On June 19 a prominent holistic doctor named Jeff Bradstreet’s body was found floating in the Rocky Broad River in North Carolina, just days after his office was raided by FDA and Georgia Drugs and Narcotics officers.
The 61-year-old had died of an apparent gunshot to the chest in an incident that was immediately ruled a suicide, but the family reportedly has serious questions about the official story and have vowed to “get to the bottom of (what happened),” using private investigators according to this article from the website HealthNutNews.com.
Bradstreet was reportedly facing up 20 years in prison for administering an unapproved immune system-focused treatment that critics say has not been adequately tested for safety.
Meanwhile, a tug-of-war over Bradstreet’s real legacy has broken out between certain media outlets and the doctor’s supporters, patients and family members.
“An autism researcher (who was a) hero to some and conspiracy theorist to others” is how one Georgia newspaper described Dr. Bradstreet, who worked with autistic kids using nutrition and various advanced methods, while also conducting research and raising questions as to whether autism may be connected to additives in vaccines.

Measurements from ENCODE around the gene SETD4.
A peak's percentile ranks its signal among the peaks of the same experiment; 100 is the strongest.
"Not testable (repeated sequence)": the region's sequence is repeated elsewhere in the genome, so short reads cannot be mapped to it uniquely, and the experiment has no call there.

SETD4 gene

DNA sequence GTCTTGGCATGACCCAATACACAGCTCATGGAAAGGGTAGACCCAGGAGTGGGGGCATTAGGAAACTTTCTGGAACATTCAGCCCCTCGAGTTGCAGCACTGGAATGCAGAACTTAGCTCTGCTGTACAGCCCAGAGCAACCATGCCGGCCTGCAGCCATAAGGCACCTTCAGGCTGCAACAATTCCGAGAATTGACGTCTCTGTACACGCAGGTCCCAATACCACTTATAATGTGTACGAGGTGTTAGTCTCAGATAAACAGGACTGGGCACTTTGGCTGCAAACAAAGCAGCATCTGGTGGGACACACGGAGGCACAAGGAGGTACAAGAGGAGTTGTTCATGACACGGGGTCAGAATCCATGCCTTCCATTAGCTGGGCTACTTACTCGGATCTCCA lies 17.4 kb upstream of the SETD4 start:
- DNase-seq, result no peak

While skeptics remain, Dr. Bradstreet’s impact is perhaps best captured in the words of those who worked with him — words of heartfelt thanks and gratitude left by former clients on a special remembrance page on Facebook.
They range from stories of kids healed from autism to parents sticking up for the late doctor in light of recent media potrayals that paint him as more of a money-hungry “conspiracy theorist” than the revolutionary healer many of his patients saw him as, based on their children’s results.
Parents, Others Share Stories of Healing
The Facebook page, titled ‘Remembering Dr. Bradstreet,’ includes a picture of the former preacher turned holistic doctor with the words “Redefining Autism” included.
Dr. Bradstreet received his medical license in 1984, graduating from the University of South Florida and going on to start the International Child Development Resource Center in Melbourne, Florida.
He also published controversial research in the Journal of American Physicians and Surgeons linking vaccine additives to autism while noting that most patients tend to have higher levels of mercury in their bodies.
Dr. Bradstreet endorsed alternative treatments such as intravenous immunoglobulin, stem cell therapy, chelation of heavy metals and other toxins, and even hyperbaric oxygen chambers. He noted that each child responds differently to different treatments, and that each case should be handled on an individual basis for best results.
While the autism rate continues to climb with some research predicting as many as 1 in 2 children affected by the year 2025, the quest for solutions has reached a heightened state. Since Dr. Bradstreet began specializing in autism with his unique methods, many parents from around the world began to look for them in his office.
Remembering Dr. Jeff Bradstreet